Overview  
Site Transformations  
Methodology 
A site transformation transforms global GDA94 coordinates (the coordinates given by GNSS CORS sites) into local coordinates which fit into the local network. The site transformation is done by occupying several monuments outside the project’s area and recording GNSS positions (see figure 1). Local coordinates are imported and used to create a four parameter rotation, scale and translation; producing an unweighted least squares adjusted solution (Henning 2010). This is necessary so that the GNSS results are compatible with results obtained through total stations connecting to local control (C Roberts 2010, pers. comm., 10^{th} April). Figure 1 shows the setup of a site transformation. The red triangle represents a base station while the green triangles are the site transformation stations where the rover measures the global coordinates. A comparison is made between the global and local station coordinates which enables the transformation parameters to be calculated for any mark within the boundaries of the green triangles.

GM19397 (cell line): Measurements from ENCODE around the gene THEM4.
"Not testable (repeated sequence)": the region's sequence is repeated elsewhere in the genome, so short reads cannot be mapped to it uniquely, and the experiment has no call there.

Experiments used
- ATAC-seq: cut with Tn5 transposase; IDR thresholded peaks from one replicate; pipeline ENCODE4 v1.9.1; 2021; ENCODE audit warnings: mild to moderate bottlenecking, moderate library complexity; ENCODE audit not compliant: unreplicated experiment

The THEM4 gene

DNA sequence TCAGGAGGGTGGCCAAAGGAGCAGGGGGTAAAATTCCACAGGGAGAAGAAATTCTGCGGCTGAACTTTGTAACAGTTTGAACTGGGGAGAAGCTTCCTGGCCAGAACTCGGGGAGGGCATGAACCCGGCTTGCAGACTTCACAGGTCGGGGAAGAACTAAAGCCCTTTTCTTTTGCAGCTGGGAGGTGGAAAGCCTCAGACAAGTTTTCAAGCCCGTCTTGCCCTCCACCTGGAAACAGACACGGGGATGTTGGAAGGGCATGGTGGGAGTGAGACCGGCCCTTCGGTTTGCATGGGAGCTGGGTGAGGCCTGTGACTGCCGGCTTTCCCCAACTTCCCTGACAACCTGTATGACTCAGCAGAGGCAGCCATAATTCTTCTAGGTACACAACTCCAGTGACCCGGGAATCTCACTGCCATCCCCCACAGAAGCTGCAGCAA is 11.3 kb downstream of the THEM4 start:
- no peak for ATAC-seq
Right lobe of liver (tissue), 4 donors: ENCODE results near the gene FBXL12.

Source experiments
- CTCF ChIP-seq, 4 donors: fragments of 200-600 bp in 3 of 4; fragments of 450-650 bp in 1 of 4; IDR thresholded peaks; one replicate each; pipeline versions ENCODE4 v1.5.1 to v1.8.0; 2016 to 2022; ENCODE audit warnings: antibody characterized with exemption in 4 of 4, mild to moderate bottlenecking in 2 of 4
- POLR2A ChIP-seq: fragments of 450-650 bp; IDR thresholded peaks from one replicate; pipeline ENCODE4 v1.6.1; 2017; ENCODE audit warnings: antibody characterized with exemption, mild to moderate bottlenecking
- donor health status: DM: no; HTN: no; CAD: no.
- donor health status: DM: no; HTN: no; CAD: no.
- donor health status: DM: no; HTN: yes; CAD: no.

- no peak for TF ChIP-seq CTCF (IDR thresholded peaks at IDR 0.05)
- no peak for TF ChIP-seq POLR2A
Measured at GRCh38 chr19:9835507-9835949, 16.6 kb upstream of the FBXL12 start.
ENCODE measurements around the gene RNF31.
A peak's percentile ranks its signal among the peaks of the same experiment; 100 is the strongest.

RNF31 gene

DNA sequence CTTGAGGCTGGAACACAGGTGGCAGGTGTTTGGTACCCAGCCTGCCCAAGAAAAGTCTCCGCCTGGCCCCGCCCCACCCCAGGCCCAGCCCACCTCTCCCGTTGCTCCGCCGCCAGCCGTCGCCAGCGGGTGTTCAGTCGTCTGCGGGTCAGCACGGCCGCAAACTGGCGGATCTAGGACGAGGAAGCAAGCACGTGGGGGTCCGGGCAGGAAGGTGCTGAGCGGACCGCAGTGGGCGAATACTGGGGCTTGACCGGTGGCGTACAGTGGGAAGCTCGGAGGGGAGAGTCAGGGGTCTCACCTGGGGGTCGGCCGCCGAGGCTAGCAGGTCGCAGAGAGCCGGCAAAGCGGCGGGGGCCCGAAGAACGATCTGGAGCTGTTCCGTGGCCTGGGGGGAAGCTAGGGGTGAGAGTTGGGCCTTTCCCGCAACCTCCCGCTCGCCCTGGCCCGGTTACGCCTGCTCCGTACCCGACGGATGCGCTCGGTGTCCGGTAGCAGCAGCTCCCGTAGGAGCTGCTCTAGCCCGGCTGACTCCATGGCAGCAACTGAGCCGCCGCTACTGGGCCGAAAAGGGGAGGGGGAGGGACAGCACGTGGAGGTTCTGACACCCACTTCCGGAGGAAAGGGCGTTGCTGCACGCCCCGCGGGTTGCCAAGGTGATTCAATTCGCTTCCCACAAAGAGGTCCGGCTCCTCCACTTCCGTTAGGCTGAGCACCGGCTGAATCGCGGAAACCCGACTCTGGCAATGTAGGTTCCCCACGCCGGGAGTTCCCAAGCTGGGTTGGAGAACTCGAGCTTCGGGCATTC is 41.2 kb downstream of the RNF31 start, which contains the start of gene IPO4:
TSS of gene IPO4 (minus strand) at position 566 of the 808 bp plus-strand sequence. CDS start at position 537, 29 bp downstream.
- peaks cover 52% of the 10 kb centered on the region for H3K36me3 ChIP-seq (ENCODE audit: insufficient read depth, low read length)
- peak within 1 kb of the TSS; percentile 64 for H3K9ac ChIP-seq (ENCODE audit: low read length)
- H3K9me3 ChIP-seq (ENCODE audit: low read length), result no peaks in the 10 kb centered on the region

Figure 1: Station setup for a site transformation (Roberts 2010)
For Leica GNSS users there are three types of site transformations: classic 3D, onestep and twostep transformations; the transformation steps for each are shown below. Below is a table highlighting the main differences between these transformations:
Characteristics 
Classic 3D 
OneStep 
TwoStep 
Transformation Parameters 
7
parameters 
4
parameters plus height shift 
4
parameters plus height shift 
Local Ellipsoid and Projection needed? 
Yes

No

Yes

Area
limitation 
None

10km ^{ 2} 
None

Table 1: Comparison of classic 3D, onestep and twostep transformations
Figure 2: Steps in a classic 3D transformation (Leica Geosystems 2004c)
Figure 3: Steps in a onestep transformation (Leica Geosystems 2004c)
Figure 4: Steps in a twostep transformation (Leica Geosystems 2004)
This Web Page Created with PageBreeze Free HTML Editor